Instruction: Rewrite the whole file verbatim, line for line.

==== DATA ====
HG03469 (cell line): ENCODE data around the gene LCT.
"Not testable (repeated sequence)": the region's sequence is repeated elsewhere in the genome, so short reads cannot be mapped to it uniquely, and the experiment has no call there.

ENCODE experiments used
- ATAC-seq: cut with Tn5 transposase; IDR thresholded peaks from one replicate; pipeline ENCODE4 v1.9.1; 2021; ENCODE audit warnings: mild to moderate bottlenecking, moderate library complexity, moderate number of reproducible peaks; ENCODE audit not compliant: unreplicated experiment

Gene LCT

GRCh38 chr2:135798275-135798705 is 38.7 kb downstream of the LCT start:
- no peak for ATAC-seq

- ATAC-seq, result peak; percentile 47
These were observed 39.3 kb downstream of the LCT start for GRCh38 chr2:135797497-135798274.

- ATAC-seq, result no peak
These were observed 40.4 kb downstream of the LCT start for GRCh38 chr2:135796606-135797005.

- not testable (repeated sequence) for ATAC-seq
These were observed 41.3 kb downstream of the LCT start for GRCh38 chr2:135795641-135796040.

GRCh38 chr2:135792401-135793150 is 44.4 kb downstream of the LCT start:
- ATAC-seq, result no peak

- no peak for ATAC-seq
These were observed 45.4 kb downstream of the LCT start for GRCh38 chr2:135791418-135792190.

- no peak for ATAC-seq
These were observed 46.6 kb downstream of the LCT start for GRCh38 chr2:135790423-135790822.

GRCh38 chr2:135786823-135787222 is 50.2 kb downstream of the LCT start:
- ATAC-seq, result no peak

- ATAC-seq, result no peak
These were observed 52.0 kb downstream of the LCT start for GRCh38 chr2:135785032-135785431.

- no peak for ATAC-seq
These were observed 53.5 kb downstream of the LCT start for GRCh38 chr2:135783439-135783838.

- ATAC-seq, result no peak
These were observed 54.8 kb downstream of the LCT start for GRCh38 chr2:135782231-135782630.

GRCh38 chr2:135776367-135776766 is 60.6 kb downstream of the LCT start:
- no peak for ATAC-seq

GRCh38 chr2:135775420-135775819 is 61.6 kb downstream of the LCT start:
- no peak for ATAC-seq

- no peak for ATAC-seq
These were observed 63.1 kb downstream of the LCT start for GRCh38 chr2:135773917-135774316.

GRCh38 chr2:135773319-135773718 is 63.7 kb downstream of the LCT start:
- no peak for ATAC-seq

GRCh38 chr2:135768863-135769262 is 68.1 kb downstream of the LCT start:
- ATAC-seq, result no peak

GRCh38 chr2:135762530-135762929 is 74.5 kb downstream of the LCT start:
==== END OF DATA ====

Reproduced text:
HG03469 (cell line): ENCODE data around the gene LCT.
"Not testable (repeated sequence)": the region's sequence is repeated elsewhere in the genome, so short reads cannot be mapped to it uniquely, and the experiment has no call there.

ENCODE experiments used
- ATAC-seq: cut with Tn5 transposase; IDR thresholded peaks from one replicate; pipeline ENCODE4 v1.9.1; 2021; ENCODE audit warnings: mild to moderate bottlenecking, moderate library complexity, moderate number of reproducible peaks; ENCODE audit not compliant: unreplicated experiment

Gene LCT

GRCh38 chr2:135798275-135798705 is 38.7 kb downstream of the LCT start:
- no peak for ATAC-seq

- ATAC-seq, result peak; percentile 47
These were observed 39.3 kb downstream of the LCT start for GRCh38 chr2:135797497-135798274.

- ATAC-seq, result no peak
These were observed 40.4 kb downstream of the LCT start for GRCh38 chr2:135796606-135797005.

- not testable (repeated sequence) for ATAC-seq
These were observed 41.3 kb downstream of the LCT start for GRCh38 chr2:135795641-135796040.

GRCh38 chr2:135792401-135793150 is 44.4 kb downstream of the LCT start:
- ATAC-seq, result no peak

- no peak for ATAC-seq
These were observed 45.4 kb downstream of the LCT start for GRCh38 chr2:135791418-135792190.

- no peak for ATAC-seq
These were observed 46.6 kb downstream of the LCT start for GRCh38 chr2:135790423-135790822.

GRCh38 chr2:135786823-135787222 is 50.2 kb downstream of the LCT start:
- ATAC-seq, result no peak

- ATAC-seq, result no peak
These were observed 52.0 kb downstream of the LCT start for GRCh38 chr2:135785032-135785431.

- no peak for ATAC-seq
These were observed 53.5 kb downstream of the LCT start for GRCh38 chr2:135783439-135783838.

- ATAC-seq, result no peak
These were observed 54.8 kb downstream of the LCT start for GRCh38 chr2:135782231-135782630.

GRCh38 chr2:135776367-135776766 is 60.6 kb downstream of the LCT start:
- no peak for ATAC-seq

GRCh38 chr2:135775420-135775819 is 61.6 kb downstream of the LCT start:
- no peak for ATAC-seq

- no peak for ATAC-seq
These were observed 63.1 kb downstream of the LCT start for GRCh38 chr2:135773917-135774316.

GRCh38 chr2:135773319-135773718 is 63.7 kb downstream of the LCT start:
- no peak for ATAC-seq

GRCh38 chr2:135768863-135769262 is 68.1 kb downstream of the LCT start:
- ATAC-seq, result no peak

GRCh38 chr2:135762530-135762929 is 74.5 kb downstream of the LCT start: